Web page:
The Finnish government says it will almost completely phase out coal-fired power generation by 2030, and increase carbon taxes.

The government plans to increase its reliance on nuclear power but will also continue to reserve some coal in order to maintain energy security.

“This strategy has a goal of getting rid of coal as an energy source by 2030 … We have to write a law … and that will be next year,” Riku Huttunen, director general in Finland’s energy department, said.
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Coal produces roughly 10 percent of the energy consumed by Finland, which is the Nordics’ heaviest coal consumer and burned about 4.1 million tonnes of oil equivalent in 2016.

The law will, however, leave “room for manoeuvre” to ensure security of supply, Huttunen said, meaning coal-fired power plants could still be available to avoid the risk of blackouts.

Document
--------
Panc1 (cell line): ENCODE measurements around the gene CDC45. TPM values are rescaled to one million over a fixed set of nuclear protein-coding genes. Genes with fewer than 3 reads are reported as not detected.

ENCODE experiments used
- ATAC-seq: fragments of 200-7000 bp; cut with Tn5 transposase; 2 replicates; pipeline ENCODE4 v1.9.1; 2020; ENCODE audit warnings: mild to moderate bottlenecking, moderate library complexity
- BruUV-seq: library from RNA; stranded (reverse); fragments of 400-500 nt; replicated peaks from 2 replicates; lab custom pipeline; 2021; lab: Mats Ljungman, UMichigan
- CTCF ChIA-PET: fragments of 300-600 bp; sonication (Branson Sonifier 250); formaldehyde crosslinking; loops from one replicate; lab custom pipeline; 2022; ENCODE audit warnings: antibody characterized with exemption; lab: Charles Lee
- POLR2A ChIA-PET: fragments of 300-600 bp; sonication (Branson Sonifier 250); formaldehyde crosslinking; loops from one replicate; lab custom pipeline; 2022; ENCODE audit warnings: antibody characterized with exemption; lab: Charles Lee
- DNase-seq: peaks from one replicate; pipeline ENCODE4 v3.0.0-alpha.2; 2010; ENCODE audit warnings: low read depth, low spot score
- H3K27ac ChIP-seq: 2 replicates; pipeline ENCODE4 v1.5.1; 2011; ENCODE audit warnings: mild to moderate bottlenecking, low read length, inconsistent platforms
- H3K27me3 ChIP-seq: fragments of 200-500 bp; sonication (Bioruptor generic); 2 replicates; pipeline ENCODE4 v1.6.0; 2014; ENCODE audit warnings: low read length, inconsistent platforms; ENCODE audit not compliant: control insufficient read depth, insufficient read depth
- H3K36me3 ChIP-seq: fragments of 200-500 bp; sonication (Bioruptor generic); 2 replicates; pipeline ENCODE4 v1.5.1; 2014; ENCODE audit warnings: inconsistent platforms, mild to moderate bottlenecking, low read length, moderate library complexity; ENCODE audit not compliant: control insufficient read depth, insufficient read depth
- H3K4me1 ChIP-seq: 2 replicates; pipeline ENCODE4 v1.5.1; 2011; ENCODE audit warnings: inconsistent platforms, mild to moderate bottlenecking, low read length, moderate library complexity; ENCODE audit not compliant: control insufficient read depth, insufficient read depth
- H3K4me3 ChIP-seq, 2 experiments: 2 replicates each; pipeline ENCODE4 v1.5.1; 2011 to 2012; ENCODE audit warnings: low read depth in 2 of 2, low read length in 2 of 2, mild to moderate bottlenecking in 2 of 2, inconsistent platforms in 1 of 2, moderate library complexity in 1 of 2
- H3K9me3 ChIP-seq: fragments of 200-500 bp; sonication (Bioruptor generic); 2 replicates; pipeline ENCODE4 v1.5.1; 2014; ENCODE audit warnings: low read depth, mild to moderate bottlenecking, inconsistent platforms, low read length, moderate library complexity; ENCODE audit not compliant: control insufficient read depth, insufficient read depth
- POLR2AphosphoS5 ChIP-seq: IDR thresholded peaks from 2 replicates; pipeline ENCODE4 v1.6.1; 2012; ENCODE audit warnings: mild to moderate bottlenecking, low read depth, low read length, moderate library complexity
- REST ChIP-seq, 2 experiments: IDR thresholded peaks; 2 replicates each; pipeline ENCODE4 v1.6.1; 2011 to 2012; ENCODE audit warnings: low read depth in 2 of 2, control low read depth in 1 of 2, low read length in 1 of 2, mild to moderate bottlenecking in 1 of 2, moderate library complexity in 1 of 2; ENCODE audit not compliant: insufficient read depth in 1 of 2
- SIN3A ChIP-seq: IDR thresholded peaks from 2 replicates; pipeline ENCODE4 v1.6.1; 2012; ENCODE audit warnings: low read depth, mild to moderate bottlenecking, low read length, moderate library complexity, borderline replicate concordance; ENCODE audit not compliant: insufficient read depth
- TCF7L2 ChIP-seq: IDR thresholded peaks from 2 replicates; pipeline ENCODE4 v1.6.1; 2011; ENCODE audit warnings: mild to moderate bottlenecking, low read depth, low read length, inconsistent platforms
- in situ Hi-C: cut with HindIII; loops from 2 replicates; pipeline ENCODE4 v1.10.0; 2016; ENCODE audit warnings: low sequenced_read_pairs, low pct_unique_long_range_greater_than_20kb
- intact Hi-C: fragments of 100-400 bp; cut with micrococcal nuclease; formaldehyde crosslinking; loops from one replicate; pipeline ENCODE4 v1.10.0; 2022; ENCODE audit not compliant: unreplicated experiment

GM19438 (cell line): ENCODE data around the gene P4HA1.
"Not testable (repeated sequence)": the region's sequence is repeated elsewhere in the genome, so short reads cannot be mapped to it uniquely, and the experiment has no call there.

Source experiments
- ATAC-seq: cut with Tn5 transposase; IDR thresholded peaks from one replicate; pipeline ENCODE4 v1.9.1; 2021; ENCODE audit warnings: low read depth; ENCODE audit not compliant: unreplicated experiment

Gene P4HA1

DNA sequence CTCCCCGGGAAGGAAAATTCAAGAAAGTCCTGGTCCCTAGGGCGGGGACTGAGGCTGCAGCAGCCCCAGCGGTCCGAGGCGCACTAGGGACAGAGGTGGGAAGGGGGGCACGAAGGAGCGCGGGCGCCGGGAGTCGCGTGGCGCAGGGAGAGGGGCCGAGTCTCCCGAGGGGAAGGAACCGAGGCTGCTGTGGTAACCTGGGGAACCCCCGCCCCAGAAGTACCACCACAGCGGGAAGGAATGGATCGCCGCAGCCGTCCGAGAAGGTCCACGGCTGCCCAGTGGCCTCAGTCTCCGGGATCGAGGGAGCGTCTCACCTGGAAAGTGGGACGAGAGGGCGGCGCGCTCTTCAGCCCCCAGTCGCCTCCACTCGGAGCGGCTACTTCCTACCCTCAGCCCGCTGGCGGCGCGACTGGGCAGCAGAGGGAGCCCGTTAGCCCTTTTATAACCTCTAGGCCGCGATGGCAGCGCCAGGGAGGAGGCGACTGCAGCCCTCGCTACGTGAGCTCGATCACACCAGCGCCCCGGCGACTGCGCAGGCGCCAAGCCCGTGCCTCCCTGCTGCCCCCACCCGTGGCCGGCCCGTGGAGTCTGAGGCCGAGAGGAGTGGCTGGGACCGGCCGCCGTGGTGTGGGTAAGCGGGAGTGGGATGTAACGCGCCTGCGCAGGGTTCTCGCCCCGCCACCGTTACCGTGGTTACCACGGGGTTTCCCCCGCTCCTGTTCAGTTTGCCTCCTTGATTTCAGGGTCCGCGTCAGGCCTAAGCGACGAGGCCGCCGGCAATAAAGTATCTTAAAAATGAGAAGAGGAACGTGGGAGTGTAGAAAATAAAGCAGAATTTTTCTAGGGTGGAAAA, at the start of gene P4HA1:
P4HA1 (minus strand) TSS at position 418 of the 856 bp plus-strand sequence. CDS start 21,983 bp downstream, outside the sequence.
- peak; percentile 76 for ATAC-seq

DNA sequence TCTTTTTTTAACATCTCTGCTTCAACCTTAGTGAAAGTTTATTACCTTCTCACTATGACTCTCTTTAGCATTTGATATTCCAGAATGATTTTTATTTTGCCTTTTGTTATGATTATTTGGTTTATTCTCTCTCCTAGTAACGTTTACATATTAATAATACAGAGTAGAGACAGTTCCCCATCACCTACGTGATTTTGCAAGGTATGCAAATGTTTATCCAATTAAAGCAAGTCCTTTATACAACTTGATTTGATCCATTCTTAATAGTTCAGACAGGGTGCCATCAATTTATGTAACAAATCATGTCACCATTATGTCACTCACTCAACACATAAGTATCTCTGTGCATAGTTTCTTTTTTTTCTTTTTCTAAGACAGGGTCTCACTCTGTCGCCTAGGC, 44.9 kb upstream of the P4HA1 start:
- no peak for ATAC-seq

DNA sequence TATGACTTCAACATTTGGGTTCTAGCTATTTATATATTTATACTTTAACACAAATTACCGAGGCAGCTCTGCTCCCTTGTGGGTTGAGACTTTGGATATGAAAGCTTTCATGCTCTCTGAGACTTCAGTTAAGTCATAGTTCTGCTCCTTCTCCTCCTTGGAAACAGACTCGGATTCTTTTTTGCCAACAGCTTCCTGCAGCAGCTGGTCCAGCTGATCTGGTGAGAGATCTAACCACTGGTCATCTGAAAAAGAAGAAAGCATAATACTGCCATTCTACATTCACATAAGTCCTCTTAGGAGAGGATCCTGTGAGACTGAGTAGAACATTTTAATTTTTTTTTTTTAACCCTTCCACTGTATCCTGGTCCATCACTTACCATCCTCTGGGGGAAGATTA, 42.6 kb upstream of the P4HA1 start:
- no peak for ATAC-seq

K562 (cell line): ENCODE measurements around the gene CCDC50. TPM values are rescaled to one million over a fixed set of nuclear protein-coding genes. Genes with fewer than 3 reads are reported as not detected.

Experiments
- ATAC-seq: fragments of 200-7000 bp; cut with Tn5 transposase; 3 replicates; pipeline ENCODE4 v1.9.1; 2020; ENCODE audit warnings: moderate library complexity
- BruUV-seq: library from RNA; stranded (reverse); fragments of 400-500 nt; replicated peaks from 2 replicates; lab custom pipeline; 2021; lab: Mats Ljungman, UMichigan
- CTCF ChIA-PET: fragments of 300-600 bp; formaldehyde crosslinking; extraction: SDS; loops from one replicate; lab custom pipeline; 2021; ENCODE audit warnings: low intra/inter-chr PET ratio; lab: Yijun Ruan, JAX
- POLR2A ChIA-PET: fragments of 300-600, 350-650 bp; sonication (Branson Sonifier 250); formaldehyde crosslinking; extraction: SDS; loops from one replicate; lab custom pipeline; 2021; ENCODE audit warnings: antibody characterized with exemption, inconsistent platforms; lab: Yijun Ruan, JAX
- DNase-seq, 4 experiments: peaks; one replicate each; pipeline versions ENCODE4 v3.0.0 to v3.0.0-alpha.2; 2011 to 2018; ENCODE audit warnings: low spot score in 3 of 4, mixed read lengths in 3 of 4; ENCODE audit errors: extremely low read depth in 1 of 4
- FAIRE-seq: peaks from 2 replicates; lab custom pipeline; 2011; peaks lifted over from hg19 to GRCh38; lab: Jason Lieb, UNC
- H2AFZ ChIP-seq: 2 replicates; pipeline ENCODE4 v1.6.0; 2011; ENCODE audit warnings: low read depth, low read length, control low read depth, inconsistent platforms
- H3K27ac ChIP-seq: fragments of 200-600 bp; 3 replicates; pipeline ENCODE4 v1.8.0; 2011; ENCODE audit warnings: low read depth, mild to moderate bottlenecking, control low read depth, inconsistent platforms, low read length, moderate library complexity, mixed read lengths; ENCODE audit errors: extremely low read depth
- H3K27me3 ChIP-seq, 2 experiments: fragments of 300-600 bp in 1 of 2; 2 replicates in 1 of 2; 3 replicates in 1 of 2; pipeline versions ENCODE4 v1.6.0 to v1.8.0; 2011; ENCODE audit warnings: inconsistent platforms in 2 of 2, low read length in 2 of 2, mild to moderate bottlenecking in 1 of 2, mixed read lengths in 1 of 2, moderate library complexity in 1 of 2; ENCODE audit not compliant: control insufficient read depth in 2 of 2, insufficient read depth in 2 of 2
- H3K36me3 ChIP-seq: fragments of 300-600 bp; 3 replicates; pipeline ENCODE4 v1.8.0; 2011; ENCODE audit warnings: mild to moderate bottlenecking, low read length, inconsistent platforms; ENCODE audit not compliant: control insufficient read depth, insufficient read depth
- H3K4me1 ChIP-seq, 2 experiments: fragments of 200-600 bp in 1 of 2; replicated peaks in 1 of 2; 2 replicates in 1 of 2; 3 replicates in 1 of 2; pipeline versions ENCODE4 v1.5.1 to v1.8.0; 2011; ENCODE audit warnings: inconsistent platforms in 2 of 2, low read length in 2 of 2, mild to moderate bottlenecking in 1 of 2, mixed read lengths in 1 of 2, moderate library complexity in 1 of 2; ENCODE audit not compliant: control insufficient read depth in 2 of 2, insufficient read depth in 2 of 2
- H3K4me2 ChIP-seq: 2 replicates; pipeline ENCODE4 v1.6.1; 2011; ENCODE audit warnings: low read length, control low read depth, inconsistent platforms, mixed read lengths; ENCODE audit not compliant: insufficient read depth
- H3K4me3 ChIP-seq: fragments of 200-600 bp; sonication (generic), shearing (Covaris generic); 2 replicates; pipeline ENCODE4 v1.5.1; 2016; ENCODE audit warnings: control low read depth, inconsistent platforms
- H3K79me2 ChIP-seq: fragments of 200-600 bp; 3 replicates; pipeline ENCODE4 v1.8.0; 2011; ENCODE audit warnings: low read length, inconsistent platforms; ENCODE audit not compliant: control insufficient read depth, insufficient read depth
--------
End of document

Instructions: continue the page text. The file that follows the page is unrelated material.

Finland is increasing its nuclear capacity but the stability of Finland’s power system will be under pressure as coal is more flexible than other forms of energy, a Thomson Reuters analyst said.

Helsinki is raising its nuclear power capacity to reduce dependency on Russian energy imports. Two new reactors, Olkiluoto 3 and Hanhikivi 1, are due to go online in 2018 and 2024, respectively.

The owner of Hanhikivi 1, Fennovoima, has said the project is on track, but Huttunen, the government official, said the schedule may be “enthusiastic” given that the company had yet to submit several documents regarding safety and economy.